Seek Advice and Keep your Options Open for Higher Education
The plans that many students put in place this time last year for progressing to higher education have been chopped and changed so many times they are often beyond recognition.
The plans that many students put in place this time last year for progressing to higher education have been chopped and changed so many times they are often beyond recognition. But as the deadline for university entrance looms closer (29 January), 20-year-old SERC student Naomi Perry advises students to research all their options and explore all the possible routes to reach their goal.
Naomi, from Newtownards, left Bloomfield Collegiate School, Belfast with 3 A Levels before coming to SERC. She said, “I didn’t feel ready for university after my A levels but still wanted to progress. In Year 13, I did some work experience with Guide Dogs for the Blind and it greatly influenced my decision to look at a career in animal behaviour. I came along to one of the open days at SERC and after meeting the tutors I decided that the BTEC Level 3 Animal Management was the right choice for me.
She added, “I loved the course and the variety of topics studied. Even if you are not sure what direction you want to go in, the lecturers and careers team help you see all the possible options in terms of further study and career paths. I particularly loved the Animal Behaviour module which, along with the opportunity to spend time with a local dog trainer and behaviourist, allowed me to see exactly what a career in this area entailed so I was excited to be accepted to Chester University to do a BSc in Animal Behaviour and Psychology.
“I had no qualms about going to study in Chester but after visiting for induction at the start of September I decided that, because of Covid-19, this was no time for me to start that journey. I quickly realised I wasn’t going to have the university experience that my sister and other friends had talked about. I took advice on my options and decided that I would defer my place at Chester but rather than sit about for the year with nothing to show for it, I found out I could do a one-year HNC in Animal Management at SERC. I am at home, but I am continuing with my studies, feel content and am happy that this was the decision for me. At this point in time, I am looking forward to returning to Chester in September, but I am keeping my options open and looking at all the possibilities of what I can do next.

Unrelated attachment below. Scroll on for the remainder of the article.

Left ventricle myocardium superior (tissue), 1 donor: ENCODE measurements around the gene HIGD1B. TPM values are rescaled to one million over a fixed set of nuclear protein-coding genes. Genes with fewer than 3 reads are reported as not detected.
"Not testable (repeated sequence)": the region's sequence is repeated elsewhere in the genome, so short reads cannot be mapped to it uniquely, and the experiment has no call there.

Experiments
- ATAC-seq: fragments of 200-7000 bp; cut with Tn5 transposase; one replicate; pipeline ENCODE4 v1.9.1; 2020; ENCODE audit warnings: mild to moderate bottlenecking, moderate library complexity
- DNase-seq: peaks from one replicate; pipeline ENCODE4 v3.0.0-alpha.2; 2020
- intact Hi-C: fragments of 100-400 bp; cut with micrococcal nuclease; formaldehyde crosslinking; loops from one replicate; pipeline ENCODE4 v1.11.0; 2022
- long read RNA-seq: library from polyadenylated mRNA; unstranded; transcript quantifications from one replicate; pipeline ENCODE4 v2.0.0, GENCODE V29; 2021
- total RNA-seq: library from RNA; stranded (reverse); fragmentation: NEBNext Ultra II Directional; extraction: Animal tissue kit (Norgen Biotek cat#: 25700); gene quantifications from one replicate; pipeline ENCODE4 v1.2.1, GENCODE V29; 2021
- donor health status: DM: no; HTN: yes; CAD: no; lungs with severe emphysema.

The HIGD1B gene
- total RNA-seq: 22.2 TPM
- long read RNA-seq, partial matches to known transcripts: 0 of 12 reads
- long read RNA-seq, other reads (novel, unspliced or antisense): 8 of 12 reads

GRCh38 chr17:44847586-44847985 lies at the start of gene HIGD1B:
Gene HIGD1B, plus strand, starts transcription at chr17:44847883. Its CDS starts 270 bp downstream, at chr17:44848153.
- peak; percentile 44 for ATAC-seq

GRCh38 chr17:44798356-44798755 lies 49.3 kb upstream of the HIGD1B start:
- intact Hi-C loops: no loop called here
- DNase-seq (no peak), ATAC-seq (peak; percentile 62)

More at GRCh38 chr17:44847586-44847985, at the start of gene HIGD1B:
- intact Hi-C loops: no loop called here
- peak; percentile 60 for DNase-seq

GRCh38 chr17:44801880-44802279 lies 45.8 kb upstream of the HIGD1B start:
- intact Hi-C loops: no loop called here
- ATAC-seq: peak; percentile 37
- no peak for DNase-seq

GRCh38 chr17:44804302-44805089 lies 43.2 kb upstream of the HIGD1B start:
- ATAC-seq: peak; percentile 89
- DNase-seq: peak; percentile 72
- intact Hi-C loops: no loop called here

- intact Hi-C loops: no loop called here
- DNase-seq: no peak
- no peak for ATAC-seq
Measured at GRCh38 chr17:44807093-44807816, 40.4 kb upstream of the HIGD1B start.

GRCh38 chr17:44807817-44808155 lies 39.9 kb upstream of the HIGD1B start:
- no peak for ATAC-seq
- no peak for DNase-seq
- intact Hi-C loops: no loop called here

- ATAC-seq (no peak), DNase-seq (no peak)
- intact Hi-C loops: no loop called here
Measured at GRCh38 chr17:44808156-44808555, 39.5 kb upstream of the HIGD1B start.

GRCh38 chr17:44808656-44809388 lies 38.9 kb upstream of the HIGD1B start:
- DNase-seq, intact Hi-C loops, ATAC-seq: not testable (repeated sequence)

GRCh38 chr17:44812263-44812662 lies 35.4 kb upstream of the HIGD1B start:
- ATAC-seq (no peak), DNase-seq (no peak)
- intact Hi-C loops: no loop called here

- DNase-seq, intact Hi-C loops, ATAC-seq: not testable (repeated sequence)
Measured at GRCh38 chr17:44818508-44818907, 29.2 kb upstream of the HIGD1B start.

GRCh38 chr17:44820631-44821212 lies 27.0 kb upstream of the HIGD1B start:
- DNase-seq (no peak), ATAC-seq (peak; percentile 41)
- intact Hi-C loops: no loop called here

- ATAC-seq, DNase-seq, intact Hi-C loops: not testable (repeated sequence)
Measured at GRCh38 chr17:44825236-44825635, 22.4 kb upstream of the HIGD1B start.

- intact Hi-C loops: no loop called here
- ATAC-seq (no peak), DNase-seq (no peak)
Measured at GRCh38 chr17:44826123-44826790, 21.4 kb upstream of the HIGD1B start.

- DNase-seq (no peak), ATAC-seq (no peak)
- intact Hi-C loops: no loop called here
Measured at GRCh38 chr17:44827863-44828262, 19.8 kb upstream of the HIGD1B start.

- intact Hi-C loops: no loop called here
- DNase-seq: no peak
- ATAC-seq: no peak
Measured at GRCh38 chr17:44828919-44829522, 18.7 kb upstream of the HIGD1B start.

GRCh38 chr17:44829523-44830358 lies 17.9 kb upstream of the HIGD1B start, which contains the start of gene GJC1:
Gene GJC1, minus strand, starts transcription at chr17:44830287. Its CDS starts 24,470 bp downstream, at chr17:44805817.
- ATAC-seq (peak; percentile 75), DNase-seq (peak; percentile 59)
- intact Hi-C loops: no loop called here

Naomi concluded, “Although you may think you know what you want to do or achieve, or even if you don’t, your plans can change, and a new opportunity may arise. Don’t be afraid of changing your course if it is the right thing for you, but make sure you know what’s next so you can continue to plan ahead.”
Heather McKee, Director of Strategic Planning Quality & Support at SERC reminds young people to cover all their options and take advice that will keep them going forward.
She said, “Applying for a place at university or college is a rite of passage that many of us have taken for granted. Decisions about where to go and which course to do now have unanswerable questions linked to them - How much time will I spend online? Will I be able to travel? - Those are difficult questions to answer. The best advice we can give to young people is to make sure you look at all the options available to you; get advice from careers professionals, from our tutors, and don’t be afraid to talk it over as you may find you can still move forward but along a different path.”
She added, “At SERC, we offer a range of higher-level qualifications from Foundation Degree, HNC, HND, Higher Level Apprenticeships and Degree which offer potential applicants the opportunity to study everything from Applied Sciences to Computing to Mechatronics to Sport, Exercise and Fitness close to home, and for hundreds of students that is the best option. Many of our courses are accredited by Ulster University, Queen’s University Belfast and Liverpool John Moores, so they are delivered and regulated to exacting standards here at SERC. Our course fees are more competitive, and classes are smaller, and we know our students place great value this more personal learning experience.
“Applying to SERC is separate to the UCAS application which gives students more choice and options when it comes to making a final decision about next steps.
Heather concluded, “SERC’s Careers Advisors provide a professional, impartial and confidential service to everyone in the local community. You can access the service by visiting www.serc.ac.uk/support/careers-service
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